There are advantages and disadvantages to going in-house with a large corporate agency, as opposed to a smaller boutique agency. If you are new to SEO and you want to achieve that steep learning curve, then I would recommend applying for roles within a more specialised agency as opposed to a larger media companies.
That is not saying that large media agencies are poor at SEO and don’t have the team skills. They’re great! You can learn a lot in those places. But these teams tend to be more distracted by client servicing or preparing pitch documents, and they may not have the time to spend educating and improving your knowledge. So if you want to jump-start your career and become a real SEO whiz, then smaller agencies have a lot of advantages.
You also have the option of trying to go in-house as an SEO at a big company. These companies are, of course, laser-focused on their product, so in this case, you will quickly become a specialist. This can be good if you want to keep working in that industry, but you might prefer agency life if you aren’t sure that you want to specialise yet. Additionally, your company might not know much about digital marketing, let alone SEO, and so you will need to be a very good communicator with non-technical people.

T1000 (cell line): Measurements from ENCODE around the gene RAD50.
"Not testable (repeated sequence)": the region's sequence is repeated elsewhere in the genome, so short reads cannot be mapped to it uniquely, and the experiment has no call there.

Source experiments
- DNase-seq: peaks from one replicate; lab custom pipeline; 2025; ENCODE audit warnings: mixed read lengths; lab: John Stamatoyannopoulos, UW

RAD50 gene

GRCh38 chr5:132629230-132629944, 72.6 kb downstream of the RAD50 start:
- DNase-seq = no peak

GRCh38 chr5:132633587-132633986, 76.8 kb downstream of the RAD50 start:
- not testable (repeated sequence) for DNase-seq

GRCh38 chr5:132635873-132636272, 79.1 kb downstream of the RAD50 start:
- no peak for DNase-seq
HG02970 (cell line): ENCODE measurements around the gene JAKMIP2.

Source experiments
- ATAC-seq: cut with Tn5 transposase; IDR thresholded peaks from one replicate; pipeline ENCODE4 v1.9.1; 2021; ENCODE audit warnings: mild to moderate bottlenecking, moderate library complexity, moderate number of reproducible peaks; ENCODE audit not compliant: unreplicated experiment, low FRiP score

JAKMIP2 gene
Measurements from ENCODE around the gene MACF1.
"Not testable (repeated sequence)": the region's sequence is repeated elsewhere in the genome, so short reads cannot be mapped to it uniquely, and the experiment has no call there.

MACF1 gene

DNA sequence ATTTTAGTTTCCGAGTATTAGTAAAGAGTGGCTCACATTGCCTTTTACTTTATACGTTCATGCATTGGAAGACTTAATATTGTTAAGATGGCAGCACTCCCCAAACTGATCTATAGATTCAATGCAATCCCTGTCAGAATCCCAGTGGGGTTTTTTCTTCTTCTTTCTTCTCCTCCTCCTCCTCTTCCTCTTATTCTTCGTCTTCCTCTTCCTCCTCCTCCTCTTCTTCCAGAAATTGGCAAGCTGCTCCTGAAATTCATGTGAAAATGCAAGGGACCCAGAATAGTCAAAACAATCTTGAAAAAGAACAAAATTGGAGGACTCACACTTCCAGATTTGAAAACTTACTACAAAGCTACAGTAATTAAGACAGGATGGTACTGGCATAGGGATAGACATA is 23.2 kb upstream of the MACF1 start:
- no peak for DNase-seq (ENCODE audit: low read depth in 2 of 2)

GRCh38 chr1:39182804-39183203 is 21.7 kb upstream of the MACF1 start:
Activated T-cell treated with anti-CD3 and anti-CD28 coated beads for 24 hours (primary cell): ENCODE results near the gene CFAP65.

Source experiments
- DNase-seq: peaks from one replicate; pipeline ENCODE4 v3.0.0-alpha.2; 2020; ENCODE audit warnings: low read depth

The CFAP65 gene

Here is an excellent, long post from Moz about the differences between working at an agency, in-house, and freelance SEO.
There are also some interesting articles out there that are aimed at helping clients hire SEO experts. For example, this short post from Layer3 tries to educate clients about whether they should hire in-house or agency SEO. There is also a similar, longer article from SearchEngineWatch. If you read between the lines on these articles then you can learn a lot about what it might be like to work for different clients.